Mariani-COTS-IEEES-2007 - focus 2 software composition...

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7 6 I E E E S O F T WA R E P u b l i s h e d b y t h e I E E E C o m p u t e r S o c i e t y 0 7 4 0 - 7 4 5 9 / 0 7 / $ 2 5 . 0 0 © 2 0 0 7 I E E E components took 10 person-years (rather than the one planned person-year), mainly because of integration problems. 1 According to Barry Boehm and Chris Abts, three of the four main problems with reusing COTS products are ab- sence of control over their functionality, ab- sence of control over their evolution, and lack of design for interoperability. 2 Traditional integration testing techniques incrementally validate the integration of the modules that compose the system being tested. Test designers can derive test cases from both the source code and the specifications. 3,4 Un- fortunately, COTS components are often dis- tributed without the source code and with in- complete specifications. Moreover, developers can use them in ways that the original design didn’t predict. So, testers must test them in the contexts in which they’re used. Our proposed technique, called behavior capture and test , detects COTS component incompatibilities by dynamically analyzing component behavior. BCT incrementally builds behavioral models of components and compares them with the behavior the components display when reused in new contexts. This lets us iden- tify incompatibilities, unexpected interactions, untested behaviors, and dangerous side effects. How BCT works BCT builds two kinds of models for each service the components offer. I/O models are Boolean expressions describing the relations between the values that components exchange. Interaction models are finite-state automata (FSA) representing the sequences of interac- tions triggered by invoking the services. The models are built automatically and describe the components’ behavior in different contexts. For example, we can build behavioral models during testing (unit, integration, and system testing) or while using the components in the field under different operative conditions. When components are reused in new con- texts—for example, for building new systems or updating obsolete components—we auto- focus 2 Dynamic Detection of COTS Component Incompatibility T he development of COTS-based systems shifts the focus of testing and verification from single components to component integration. Independent teams and organizations develop COTS components without referring to specific systems or interaction patterns. Devel- oping systems that reuse COTS components (even high-quality ones) therefore presents new compatibility problems. David Garlan, Robert Allen, and John Ockerbloom reported that in their experience, integrating four COTS software composition Leonardo Mariani and Mauro Pezzè, University of Milan Bicocca Developing component- based systems introduces new compatibility problems, which an analysis technique can reveal by automatically deriving and dynamically checking behavioral models.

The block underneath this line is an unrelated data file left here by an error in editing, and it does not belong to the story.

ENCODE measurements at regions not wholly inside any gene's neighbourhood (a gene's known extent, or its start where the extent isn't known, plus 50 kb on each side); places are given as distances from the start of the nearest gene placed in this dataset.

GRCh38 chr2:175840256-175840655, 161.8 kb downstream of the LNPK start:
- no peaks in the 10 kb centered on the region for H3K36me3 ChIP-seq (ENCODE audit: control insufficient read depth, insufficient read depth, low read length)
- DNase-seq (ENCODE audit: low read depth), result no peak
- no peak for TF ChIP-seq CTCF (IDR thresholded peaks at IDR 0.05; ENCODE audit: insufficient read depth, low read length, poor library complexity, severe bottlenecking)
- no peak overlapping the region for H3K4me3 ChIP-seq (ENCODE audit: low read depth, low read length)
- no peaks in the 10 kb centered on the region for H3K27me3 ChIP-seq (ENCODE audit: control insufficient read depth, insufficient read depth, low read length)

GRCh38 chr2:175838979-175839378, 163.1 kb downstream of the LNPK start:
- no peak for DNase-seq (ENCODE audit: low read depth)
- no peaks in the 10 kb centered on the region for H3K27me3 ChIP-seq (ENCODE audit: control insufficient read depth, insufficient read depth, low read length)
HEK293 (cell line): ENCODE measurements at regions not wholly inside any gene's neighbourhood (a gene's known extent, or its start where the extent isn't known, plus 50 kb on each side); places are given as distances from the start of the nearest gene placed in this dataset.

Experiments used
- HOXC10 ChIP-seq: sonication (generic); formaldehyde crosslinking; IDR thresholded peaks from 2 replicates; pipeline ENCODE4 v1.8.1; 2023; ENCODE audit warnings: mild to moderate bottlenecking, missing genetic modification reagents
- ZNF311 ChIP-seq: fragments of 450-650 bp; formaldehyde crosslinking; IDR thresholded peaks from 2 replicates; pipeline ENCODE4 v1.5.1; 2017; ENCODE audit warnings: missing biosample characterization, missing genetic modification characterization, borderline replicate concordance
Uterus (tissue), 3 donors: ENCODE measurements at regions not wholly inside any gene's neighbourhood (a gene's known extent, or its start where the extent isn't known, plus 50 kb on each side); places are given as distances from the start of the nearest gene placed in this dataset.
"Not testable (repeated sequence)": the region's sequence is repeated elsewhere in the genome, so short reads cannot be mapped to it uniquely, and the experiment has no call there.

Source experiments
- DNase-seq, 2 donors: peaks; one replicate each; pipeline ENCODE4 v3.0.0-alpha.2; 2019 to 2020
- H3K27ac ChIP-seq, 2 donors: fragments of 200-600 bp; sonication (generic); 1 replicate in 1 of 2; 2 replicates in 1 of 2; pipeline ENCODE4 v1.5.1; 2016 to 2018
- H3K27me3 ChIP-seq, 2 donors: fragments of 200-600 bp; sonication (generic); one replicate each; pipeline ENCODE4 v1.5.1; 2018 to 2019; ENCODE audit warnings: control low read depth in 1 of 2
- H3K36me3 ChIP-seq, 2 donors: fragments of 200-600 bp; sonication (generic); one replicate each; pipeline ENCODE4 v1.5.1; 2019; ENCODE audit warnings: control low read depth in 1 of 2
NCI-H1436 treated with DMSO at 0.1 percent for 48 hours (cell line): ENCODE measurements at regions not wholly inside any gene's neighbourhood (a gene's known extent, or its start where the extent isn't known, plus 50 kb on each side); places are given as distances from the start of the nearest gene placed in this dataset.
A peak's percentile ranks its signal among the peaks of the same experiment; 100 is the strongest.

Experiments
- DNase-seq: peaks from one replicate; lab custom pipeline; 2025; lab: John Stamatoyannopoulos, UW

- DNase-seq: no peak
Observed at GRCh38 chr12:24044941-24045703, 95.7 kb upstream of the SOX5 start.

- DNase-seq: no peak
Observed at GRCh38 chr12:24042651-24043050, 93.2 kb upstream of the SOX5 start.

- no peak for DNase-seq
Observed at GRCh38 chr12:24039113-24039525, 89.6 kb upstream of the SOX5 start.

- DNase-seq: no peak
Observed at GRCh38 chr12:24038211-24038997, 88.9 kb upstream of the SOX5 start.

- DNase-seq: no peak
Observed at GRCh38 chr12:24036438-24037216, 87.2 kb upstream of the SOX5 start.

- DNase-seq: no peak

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matically compare their interactions in the new contexts with the behavioral models built into former executions to identify new behaviors.
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